In photos: Finding inspiration on Yangon’s empty streets

Words & photos by HKUN LAT | FRONTIER

YANGON — At this time of year, Myanmar would usually be celebrating the Thingyan New Year holiday. Migrant workers would have returned to their home communities to participate in gatherings and street parties with family and friends. Others would have taken advantage of the public holiday to travel overseas.

Hkun Lat | Frontier

Hkun Lat | Frontier

In cities including Yangon, the streets would be packed with boisterous crowds celebrating the New Year festival, by soaking their neighbours and passing strangers with buckets of water. Music would be blaring from every street corner. There would be events and performances, and the air would be filled with the sounds of celebration.

Hkun Lat | Frontier

Hkun Lat | Frontier

Support independent journalism in Myanmar. Sign up to be a Frontier member.

But this year, Yangon is quiet. There is no overseas travel, because the airports are closed. Few people are leaving their houses, instead obeying government instructions to stay indoors. The COVID-19 pandemic, which has paused the movement of billions of people across the world, has also put lives in Yangon on hold.

Hkun Lat | Frontier

Hkun Lat | Frontier

When I walked around the city to take photographs, I found places that are usually bustling with people have fallen silent. There are few cars on the roads. Bars and restaurants are closed, with just a handful still open to offer takeaway services. There is no sign of Thingyan being celebrated anywhere. For a person who has grown up in Myanmar, this feels surreal.

Hkun Lat | Frontier

Hkun Lat | Frontier

Since the government confirmed Myanmar’s first cases of COVID-19 on March 23, it has increased measures to prevent the spread of the coronavirus. Public gatherings, events, and conferences have been cancelled. Some restrictions have been placed on travel. In cities such as Yangon, limitations on movement are stricter than elsewhere, and a soft lockdown has been imposed between April 10 and 19.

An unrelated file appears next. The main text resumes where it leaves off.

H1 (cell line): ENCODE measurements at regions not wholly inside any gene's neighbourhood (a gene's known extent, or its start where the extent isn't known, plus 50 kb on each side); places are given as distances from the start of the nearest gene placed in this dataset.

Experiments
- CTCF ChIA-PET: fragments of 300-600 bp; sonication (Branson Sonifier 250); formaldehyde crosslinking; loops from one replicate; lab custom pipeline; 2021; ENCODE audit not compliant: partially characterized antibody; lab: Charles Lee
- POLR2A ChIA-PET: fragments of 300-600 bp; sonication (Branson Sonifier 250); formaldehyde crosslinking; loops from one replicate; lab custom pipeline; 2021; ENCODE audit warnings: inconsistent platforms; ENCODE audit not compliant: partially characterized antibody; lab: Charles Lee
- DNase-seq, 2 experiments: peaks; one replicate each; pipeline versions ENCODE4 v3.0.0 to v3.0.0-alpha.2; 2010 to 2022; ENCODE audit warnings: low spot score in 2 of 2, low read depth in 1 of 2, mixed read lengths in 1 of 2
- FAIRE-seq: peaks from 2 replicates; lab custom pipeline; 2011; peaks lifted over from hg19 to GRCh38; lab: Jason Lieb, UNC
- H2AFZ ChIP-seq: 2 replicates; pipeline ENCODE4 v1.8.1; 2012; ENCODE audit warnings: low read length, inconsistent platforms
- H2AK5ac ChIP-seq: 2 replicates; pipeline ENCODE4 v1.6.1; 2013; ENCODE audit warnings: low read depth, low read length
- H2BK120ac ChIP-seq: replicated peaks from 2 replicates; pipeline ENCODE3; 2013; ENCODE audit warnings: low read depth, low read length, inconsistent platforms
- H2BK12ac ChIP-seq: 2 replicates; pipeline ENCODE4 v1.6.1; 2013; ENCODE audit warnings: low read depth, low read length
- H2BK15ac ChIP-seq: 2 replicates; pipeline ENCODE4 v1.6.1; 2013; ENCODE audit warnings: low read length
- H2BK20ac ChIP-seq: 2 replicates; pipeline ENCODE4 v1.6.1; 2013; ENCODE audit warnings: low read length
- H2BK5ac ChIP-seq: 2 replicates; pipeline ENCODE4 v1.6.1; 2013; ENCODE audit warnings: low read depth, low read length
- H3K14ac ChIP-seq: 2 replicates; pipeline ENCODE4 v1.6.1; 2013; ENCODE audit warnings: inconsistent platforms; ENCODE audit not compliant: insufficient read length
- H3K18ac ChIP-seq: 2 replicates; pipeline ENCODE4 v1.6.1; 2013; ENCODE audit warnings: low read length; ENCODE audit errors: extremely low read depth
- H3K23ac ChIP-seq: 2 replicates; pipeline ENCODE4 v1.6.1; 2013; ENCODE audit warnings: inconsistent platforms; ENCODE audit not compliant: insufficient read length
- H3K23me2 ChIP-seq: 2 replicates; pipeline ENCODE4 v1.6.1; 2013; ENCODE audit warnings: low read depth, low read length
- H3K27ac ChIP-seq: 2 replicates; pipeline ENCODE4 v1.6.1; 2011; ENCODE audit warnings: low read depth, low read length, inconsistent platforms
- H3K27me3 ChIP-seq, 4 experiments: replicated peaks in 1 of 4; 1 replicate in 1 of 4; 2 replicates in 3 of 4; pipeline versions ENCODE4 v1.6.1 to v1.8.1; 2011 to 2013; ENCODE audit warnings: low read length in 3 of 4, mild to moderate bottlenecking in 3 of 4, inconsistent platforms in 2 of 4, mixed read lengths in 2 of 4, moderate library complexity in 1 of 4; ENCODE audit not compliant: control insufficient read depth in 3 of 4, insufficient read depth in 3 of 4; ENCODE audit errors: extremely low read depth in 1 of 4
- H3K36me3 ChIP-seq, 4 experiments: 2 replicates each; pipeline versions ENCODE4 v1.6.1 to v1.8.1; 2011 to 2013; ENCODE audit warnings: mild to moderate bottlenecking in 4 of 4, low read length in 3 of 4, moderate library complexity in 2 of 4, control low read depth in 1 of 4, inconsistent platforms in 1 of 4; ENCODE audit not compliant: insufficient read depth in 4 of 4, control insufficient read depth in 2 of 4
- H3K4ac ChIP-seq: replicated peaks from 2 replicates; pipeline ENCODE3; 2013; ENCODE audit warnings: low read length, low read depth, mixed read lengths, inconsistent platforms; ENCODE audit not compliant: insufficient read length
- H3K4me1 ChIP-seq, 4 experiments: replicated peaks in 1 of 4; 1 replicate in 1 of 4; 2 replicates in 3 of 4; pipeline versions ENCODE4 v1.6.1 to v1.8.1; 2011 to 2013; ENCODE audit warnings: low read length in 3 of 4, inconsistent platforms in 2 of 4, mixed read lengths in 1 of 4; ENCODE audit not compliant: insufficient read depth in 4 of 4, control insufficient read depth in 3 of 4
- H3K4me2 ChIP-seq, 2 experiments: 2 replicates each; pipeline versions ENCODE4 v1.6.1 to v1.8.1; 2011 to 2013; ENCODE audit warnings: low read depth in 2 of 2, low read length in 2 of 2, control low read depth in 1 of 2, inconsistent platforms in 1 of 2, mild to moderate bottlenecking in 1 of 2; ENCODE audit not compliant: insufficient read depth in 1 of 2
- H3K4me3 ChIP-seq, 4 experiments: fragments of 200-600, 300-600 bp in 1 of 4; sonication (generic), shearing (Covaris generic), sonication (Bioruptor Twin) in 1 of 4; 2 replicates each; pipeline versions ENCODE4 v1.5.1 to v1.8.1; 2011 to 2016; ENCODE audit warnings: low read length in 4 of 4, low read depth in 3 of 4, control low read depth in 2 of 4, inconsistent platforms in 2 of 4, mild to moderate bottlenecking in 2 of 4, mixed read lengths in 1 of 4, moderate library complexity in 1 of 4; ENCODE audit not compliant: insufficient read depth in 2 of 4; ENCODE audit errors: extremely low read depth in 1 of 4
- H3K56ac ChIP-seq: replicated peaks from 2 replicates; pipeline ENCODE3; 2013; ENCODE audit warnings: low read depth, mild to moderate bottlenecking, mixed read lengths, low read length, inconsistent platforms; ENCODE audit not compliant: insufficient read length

Hkun Lat | Frontier

Hkun Lat | Frontier

There are 38 confirmed cases of COVID-19 in Myanmar with three deaths, according to the Ministry of Health and Sports. Given the limited amount of testing that has been conducted, it’s likely the real number of cases is higher.

Hkun Lat | Frontier

Hkun Lat | Frontier

But not all the effects of the coronavirus outbreak are negative. On April 10, I received a notification from AirVisual on my phone, which said the air quality in Yangon had improved to moderate, measuring 88 on the United States Air Quality Index.

Hkun Lat | Frontier

Hkun Lat | Frontier

This is a dramatic improvement, given that in the months leading up to the coronavirus outbreak, air pollution levels in the city measured as high as 150 to 200 on the same scale.

Hkun Lat | Frontier

Hkun Lat | Frontier

As a photographer, this unusual time enables me to see Yangon in a different light. As I have wandered the city’s streets, I’ve heard birds chirping, instead of the familiar sound of vehicle horns.

Hkun Lat | Frontier

Hkun Lat | Frontier

I have noticed the architectural beauty of heritage buildings that I had never paid attention to before. Every street that I walked along was quiet and clean. It was a far cry from the crowded, polluted metropolis that I usually live in. The pandemic has not only given me a chance to reflect, it has helped me to reimagine Yangon as a cleaner, greener city.

Hkun Lat | Frontier

Hkun Lat | Frontier

By Hkun Lat

By Hkun Lat

Hkun Lat is a documentary photographer based in Yangon. He works on his own projects and on assignment for international media and organisations.
Share on facebook
Share on twitter
Share on email

More stories

Latest Issue

Stories in this issue
Ahead of the vote, it’s still ‘Myanmar vs the world’
Daw Aung San Suu Kyi’s election address through state media doesn’t just present Myanmar and its government, perversely, as the real victims of the Rohingya crisis, it also contradicts what she is trying to tell the rest of the world.
Keeping the faith: Can the USDP retain its Dry Zone stronghold?
Buddhist nationalism and a focus on rural voters helped the USDP retain a rare stronghold in southern Mandalay Region, but cracks are emerging ahead of this year’s vote.

Stay on top of Myanmar current affairs with our Daily Briefing and Media Monitor newsletters

Our fortnightly magazine is available in print, digital, or a combination beginning at $80 a year

Sign up for our Frontier Fridays newsletter. It’s a free weekly round-up featuring the most important events shaping Myanmar